Here’s what Sen. Susan Collins (R-ME) told Senate Majority Leader Harry Reid that she needs to support a full Senate debate on the defense authorization bill (the vehicle for Don’t Ask, Don’t Tell repeal): 15 guaranteed votes on amendments (10 for Republicans, and 5 for Democrats), and somewhere around four days to debate the bill.
Senate Majority Leader Harry Reid already promised her the 15 amendments, but his initial offer was for a day or two of debate. Here’s her response to reporters tonight, after a Senate vote.
“The majority leader’s allotment of time for to debate those amendments was extremely short, so I have suggested doubling the amount of time, assuring that there would be votes, and making sure that the Republicans get to pick our own amendments as opposed to the Majority Leader.”
“If he does that I will do all that I can to help him proceed to the bill. But if he does not do that, then I will not,” she added.
Late this evening, per Collins’ request, Reid delayed a test vote he’d planned to hold tonight.
“Everyone on the Republican side wants to see the tax package completed first,” Collins said.
Collins reminded Reid that Republicans don’t want to debate anything until the tax issue is resolved. “I have urged the majority leader to postpone the vote…so that we could get the tax bill considered first — which I believe could be on the floor tomorrow — and completed by Saturday, and then move immediately to the DOD bill, but under a fair agreement.”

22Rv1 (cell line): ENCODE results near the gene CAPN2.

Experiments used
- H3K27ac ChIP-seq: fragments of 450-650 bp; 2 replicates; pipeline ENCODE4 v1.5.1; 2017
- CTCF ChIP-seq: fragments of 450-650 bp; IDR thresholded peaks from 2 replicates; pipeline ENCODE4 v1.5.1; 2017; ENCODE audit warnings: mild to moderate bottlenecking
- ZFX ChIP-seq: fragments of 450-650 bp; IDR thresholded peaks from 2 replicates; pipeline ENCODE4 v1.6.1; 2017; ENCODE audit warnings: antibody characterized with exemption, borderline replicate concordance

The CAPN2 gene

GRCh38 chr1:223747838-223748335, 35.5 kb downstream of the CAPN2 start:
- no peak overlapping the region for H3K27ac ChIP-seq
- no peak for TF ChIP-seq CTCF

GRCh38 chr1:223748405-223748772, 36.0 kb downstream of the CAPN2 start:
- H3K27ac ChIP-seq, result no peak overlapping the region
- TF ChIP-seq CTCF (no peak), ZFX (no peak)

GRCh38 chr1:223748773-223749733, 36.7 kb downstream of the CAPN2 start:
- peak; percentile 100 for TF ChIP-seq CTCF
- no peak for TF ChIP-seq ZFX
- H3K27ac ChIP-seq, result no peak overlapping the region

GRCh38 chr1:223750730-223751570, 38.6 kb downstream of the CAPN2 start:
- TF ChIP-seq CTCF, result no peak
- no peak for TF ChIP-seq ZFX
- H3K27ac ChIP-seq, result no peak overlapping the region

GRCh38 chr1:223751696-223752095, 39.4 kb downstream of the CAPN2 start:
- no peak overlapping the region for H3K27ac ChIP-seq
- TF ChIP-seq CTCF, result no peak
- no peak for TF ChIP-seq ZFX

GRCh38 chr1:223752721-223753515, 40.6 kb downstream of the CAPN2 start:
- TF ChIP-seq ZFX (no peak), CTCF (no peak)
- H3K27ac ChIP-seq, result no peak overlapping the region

Though Reid has backpedaled somewhat, he still plans to hold a vote later this week. Collins warns that any test vote before the tax cut issue is resolved will fail, even if he agrees to her terms.
“If we’re in the same situation that we are now, I don’t see how I could vote for it. But I’m obviously going to think further. But frankly they won’t get to 60 votes even if I did vote for it. So why not take the path that would lead to 60 votes”
Reid could meet her terms fairly easily, particularly if the Senate makes quick work of the tax compromise, which could be done this weekend. If that happens, the Senate could spend next week hashing out the defense bill and the funding of the government and be out by Christmas. Things, in other words, look much more promising for DADT repealers now than they did even earlier this week.
Keep in mind that this would cement her support for debating the bill. Presumably she’ll withhold endorsing the actual legislation until after that debate is over.
[Ed note: This post has been updated.]
Brian Beutler is TPM's senior congressional reporter. Since 2009, he's led coverage of health care reform, Wall Street reform, taxes, the GOP budget, the government shutdown fight, and the debt limit fight. He can be reached at firstname.lastname@example.org.